Given the government’s overall R&D funding, the bulk of pharmaceutical development research activities are dispersed and have no apparent end. A lack of qualified personnel, technical experience, adequate infrastructure, stringent rules that impede drug market access, and the emergence of patent cliffs have all resulted in inadequate R&D spending. As a result of these restraints, local pharmaceutical firms have become reliant on drug imports and repackaging. The fundamental problem could be a lack of collaboration among academics, research institutes, and pharmaceutical companies in generating unique pharmaceutical items that can be patented and manufactured locally.

Medicine pricing Policies

Government stance
The UAE Ministry of Health has stated that the ‘Reduction in Medicine Prices’ effort will be maintained until drug prices in the UAE are the lowest in the Arabian Gulf. While the UAE has a firm stance on medicine prices in the Middle East, it is unlikely to establish harsh pricing systems similar to those found in other industrialized economies around the world. This pricing limitation is meant to suit the UAE’s goal of attracting more foreign investment as part of its drive for innovation and technology, to which international pharmaceutical companies may contribute.

External Price Referencing (EPR)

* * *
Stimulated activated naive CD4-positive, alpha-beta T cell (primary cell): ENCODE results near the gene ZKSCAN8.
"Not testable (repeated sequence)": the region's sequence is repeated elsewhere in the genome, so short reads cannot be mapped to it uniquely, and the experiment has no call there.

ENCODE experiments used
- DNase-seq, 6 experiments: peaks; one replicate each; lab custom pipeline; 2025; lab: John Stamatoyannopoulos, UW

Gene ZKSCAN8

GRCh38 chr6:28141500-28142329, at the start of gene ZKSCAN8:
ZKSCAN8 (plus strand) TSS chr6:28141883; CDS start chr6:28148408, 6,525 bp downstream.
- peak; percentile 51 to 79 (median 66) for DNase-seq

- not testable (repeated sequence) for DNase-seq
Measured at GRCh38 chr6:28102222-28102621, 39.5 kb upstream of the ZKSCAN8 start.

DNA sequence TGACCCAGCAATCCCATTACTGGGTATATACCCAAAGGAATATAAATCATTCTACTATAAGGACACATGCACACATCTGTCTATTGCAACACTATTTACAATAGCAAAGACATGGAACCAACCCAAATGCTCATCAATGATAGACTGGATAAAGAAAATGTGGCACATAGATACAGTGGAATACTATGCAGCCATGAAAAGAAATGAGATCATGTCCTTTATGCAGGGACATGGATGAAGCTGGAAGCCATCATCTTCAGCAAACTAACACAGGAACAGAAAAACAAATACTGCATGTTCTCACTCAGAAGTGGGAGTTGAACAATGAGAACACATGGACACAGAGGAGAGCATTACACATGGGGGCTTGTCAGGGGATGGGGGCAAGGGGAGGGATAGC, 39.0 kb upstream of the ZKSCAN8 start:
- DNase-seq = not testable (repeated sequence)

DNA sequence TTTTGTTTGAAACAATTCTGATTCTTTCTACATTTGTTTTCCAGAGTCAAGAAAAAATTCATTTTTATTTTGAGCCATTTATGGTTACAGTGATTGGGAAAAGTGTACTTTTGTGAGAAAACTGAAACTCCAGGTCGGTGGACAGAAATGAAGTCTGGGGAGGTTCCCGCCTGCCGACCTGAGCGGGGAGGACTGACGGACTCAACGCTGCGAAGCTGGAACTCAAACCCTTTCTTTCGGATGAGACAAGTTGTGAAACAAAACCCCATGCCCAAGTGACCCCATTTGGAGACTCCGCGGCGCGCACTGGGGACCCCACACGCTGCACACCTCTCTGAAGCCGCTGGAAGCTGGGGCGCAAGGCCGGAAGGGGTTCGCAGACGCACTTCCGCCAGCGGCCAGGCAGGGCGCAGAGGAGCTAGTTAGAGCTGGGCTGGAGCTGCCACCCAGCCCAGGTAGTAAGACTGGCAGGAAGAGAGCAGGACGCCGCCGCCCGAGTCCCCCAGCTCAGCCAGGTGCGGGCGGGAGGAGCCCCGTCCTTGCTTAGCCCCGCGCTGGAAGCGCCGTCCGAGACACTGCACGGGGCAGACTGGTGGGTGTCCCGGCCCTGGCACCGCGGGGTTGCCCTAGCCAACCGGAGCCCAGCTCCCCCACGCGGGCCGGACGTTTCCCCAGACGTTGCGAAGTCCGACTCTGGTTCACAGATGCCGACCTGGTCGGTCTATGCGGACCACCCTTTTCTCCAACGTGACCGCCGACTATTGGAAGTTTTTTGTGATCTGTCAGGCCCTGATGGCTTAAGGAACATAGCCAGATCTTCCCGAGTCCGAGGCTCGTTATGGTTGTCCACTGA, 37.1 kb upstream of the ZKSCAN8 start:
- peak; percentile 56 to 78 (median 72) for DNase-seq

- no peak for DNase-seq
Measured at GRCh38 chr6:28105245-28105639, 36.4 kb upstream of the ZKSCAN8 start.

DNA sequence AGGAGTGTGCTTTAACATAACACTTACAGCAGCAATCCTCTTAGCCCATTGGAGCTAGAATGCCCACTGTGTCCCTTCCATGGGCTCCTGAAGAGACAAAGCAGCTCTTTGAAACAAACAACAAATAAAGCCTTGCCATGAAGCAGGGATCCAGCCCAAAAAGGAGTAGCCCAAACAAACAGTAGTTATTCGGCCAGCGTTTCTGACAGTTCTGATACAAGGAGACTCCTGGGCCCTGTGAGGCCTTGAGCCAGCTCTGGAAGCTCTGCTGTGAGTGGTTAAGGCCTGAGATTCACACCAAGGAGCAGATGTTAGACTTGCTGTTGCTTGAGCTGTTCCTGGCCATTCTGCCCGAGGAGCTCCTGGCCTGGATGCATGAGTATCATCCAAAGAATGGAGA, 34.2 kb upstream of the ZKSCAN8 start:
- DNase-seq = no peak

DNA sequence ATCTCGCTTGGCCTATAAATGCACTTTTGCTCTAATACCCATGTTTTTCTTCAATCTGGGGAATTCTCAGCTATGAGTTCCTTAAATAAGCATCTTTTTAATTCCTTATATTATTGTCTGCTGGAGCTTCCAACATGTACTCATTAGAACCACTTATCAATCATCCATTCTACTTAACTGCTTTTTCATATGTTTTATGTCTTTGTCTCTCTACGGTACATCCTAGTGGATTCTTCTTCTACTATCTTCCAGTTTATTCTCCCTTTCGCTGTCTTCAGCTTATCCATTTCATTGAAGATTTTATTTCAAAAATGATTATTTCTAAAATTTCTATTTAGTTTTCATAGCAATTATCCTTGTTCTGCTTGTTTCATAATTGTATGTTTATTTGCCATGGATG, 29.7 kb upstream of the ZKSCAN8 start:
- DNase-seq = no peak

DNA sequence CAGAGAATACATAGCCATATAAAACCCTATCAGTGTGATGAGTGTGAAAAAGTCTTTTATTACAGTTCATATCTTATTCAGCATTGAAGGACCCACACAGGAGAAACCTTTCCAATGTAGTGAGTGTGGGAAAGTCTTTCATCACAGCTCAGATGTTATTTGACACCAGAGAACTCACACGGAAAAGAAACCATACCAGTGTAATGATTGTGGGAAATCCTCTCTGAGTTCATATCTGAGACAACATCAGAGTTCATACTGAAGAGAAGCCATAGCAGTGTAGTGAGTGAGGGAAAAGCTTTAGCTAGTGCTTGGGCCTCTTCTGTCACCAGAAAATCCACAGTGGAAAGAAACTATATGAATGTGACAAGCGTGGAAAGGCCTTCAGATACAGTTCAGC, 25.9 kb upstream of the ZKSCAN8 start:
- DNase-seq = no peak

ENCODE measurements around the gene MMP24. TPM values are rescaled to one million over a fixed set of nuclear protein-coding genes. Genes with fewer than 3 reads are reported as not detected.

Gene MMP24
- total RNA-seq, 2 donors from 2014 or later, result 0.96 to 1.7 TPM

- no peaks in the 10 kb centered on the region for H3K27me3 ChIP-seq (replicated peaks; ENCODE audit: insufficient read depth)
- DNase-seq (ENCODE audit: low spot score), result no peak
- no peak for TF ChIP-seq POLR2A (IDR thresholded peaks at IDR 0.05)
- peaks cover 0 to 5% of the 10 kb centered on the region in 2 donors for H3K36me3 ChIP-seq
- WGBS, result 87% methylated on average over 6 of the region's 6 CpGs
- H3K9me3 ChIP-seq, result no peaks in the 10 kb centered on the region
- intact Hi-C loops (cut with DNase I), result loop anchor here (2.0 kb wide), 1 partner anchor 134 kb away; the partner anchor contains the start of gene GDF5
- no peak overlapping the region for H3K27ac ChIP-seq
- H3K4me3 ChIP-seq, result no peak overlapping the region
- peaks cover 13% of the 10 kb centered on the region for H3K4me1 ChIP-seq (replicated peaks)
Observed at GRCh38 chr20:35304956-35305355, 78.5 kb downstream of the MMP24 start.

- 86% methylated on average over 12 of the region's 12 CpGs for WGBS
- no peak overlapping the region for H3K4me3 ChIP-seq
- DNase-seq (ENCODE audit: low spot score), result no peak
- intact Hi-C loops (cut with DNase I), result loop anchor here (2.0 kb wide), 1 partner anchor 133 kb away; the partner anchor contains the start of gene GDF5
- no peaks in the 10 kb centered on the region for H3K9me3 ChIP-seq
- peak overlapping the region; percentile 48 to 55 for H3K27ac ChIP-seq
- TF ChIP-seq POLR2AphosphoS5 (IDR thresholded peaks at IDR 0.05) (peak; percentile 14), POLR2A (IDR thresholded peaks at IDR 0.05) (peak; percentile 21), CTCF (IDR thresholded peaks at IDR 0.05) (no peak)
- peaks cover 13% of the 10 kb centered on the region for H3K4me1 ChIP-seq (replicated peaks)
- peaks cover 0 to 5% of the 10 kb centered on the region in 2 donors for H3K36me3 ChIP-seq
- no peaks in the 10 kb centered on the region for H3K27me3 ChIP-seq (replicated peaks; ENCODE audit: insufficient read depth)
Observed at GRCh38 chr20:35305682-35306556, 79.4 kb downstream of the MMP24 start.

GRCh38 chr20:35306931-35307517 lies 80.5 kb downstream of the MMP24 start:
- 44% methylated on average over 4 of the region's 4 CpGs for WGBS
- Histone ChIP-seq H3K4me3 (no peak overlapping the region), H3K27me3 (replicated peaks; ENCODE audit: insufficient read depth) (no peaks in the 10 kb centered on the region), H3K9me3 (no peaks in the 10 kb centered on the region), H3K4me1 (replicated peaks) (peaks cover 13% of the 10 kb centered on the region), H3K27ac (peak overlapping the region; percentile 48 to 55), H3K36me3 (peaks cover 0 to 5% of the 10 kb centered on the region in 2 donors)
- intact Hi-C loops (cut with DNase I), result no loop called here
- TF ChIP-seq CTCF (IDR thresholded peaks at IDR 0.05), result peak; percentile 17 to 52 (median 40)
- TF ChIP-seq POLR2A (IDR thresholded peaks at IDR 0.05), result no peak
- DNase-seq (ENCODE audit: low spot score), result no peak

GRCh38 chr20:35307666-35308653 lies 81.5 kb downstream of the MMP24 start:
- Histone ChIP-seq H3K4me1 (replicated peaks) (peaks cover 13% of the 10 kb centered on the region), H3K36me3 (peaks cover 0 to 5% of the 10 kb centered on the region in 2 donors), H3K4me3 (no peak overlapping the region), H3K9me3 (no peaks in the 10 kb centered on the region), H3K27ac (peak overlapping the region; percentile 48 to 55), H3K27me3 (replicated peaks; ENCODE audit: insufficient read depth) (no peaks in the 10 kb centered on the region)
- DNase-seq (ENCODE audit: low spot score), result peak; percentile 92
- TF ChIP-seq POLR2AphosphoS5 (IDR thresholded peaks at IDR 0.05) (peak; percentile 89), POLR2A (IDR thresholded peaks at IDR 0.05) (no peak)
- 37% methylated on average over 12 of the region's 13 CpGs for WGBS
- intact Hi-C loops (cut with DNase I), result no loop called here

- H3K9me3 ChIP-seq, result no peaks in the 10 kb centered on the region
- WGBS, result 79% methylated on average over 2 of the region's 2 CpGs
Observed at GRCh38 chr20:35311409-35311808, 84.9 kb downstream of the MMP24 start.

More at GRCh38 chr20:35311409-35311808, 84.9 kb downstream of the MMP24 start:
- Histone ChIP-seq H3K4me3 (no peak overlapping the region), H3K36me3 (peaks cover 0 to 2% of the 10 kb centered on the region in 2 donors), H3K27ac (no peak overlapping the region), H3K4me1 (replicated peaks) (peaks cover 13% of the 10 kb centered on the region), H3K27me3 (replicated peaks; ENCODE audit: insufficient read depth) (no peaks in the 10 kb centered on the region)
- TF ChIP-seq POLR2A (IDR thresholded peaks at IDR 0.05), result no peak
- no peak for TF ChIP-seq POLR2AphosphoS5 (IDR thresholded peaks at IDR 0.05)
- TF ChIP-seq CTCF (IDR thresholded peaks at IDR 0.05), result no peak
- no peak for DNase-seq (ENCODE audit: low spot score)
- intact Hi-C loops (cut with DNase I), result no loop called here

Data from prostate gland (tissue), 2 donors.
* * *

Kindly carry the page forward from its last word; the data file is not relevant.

EPR is a pharmaceutical pricing control approach in which decision-makers identify a basket of nations’ prices as the basis for their national target price. EPR is the most commonly used method of pricing in-patent pharmaceuticals in the MENA region, but other criteria, such as the product price in the country of origin, prices in the GCC region, and prices of pharmaceuticals in the same therapeutic category (internal reference pricing – IRP), may also be used.

In 2014, GCC states implemented a unified pricing approach, establishing a single price across the region to manage pharmaceutical prices. The administrative method for EPR is highly difficult and resource-intensive, and the complexity is directly proportional to the size of baskets and the frequency of re-pricing. EPR’s principal purpose is to serve as a cost-cutting tool in MENA countries by benchmarking against the lowest list prices from diverse and large baskets. EPR pricing approach results in prices that are apparent and perceived to be too low in comparison to international norms; producers may withdraw things from a market if authorized.